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Letter to dvm360: Veterinary schools are in trouble, for-profit or not
Higher standards need to be placed on the quality of education provided.
In response to an anonymous letter titled “For-profit veterinary schools have a legitimate role to play” (October), the writer should know that I feel no animus towards the graduates of vocationally oriented veterinary schools, both U.S. and foreign. Rather, I regard them as professional colleagues and wish them the greatest success. Having paid high tuitions for what I believe to be an incomplete education, they bear significantly greater debt burdens than graduates of the majority of traditional nonprofit U.S. schools.
By asking how anyone, especially a dean, can “suggest that all changes that need to occur are external,” the writer indicates that he or she hasn't understood what I have written about the rapidly occurring retrograde evolution of veterinary medical education, due in large part to the proliferation and accreditation of schools that do not meet the published standards promulgated by the AVMA Council on Education, the accrediting agency for schools of veterinary medicine. Such schools have succeeded in undermining the structure and quality of American veterinary medical education. Their proliferation can best be explained by their high profitability: large class size, including several classes per year, high tuitions, no costly investment in teaching hospitals, and weak basic science and clinical programs.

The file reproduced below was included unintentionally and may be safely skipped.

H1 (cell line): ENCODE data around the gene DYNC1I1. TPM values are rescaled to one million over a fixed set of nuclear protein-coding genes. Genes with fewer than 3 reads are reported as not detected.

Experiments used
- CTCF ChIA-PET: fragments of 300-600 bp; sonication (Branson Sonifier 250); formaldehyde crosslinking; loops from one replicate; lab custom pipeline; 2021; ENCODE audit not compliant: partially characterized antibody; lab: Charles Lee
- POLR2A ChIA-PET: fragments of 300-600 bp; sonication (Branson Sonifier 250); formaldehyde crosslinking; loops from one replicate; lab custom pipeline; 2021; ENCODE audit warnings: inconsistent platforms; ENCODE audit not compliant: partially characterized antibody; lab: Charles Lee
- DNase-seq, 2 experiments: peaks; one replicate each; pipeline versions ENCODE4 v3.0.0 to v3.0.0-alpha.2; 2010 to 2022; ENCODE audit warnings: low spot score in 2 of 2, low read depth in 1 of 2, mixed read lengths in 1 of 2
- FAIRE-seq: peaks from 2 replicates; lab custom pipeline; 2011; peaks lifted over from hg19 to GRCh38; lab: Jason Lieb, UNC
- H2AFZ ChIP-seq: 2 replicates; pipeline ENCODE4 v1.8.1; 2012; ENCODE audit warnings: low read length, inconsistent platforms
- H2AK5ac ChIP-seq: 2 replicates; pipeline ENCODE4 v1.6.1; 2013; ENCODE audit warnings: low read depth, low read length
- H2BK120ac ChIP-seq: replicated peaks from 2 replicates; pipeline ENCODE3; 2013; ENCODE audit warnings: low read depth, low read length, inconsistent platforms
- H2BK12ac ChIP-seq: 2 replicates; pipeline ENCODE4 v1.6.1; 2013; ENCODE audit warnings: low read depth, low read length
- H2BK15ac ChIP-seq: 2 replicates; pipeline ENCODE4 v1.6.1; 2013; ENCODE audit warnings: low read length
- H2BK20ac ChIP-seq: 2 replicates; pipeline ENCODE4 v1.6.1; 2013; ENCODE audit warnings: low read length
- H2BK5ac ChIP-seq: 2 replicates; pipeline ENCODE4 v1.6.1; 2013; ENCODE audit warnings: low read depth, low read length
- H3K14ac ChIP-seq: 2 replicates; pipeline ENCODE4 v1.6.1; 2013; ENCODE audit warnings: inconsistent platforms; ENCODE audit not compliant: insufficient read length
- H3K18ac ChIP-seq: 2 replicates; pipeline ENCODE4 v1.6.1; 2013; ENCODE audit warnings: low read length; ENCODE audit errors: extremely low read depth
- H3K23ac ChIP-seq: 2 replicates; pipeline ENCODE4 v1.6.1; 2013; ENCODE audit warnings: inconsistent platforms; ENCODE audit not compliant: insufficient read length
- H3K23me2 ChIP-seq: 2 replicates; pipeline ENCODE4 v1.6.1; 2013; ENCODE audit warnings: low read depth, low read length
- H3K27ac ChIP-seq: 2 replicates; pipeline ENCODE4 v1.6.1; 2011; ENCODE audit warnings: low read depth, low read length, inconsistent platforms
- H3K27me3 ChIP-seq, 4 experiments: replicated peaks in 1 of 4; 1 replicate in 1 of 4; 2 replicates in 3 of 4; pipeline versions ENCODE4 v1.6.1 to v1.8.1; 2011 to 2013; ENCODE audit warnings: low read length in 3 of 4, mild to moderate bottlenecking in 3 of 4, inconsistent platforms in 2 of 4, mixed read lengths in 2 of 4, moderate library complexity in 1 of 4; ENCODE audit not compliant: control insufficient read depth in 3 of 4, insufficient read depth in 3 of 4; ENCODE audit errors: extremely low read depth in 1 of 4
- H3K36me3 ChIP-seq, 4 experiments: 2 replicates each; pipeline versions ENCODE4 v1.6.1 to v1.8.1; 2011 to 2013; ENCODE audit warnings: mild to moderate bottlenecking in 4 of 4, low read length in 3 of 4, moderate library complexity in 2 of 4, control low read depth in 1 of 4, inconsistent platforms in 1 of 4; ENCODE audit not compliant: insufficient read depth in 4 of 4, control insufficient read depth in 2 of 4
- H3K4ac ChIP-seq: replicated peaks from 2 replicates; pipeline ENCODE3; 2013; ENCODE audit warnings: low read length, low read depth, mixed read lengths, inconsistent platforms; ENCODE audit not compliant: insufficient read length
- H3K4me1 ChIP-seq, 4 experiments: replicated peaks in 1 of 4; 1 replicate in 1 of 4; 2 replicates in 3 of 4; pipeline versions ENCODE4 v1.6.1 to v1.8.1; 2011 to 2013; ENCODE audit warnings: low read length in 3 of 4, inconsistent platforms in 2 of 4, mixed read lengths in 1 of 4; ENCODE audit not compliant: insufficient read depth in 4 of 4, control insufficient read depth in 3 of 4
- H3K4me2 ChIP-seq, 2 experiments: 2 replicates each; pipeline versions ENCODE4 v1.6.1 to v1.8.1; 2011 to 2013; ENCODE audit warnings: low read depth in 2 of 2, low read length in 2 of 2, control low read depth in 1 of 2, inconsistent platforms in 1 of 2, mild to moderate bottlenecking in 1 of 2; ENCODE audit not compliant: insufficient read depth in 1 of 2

That women are likely to receive lower salaries and benefits than men for equal work is of course unacceptable, but since veterinary medicine is now largely a woman's profession, women are in a strong position to correct this injustice. Equally worrisome is the steady decline in male veterinary school applicants. Any profession that attracts only one gender, male or female, needs to be deeply concerned about its future.
Robert R. Marshak, DVM, DACVIM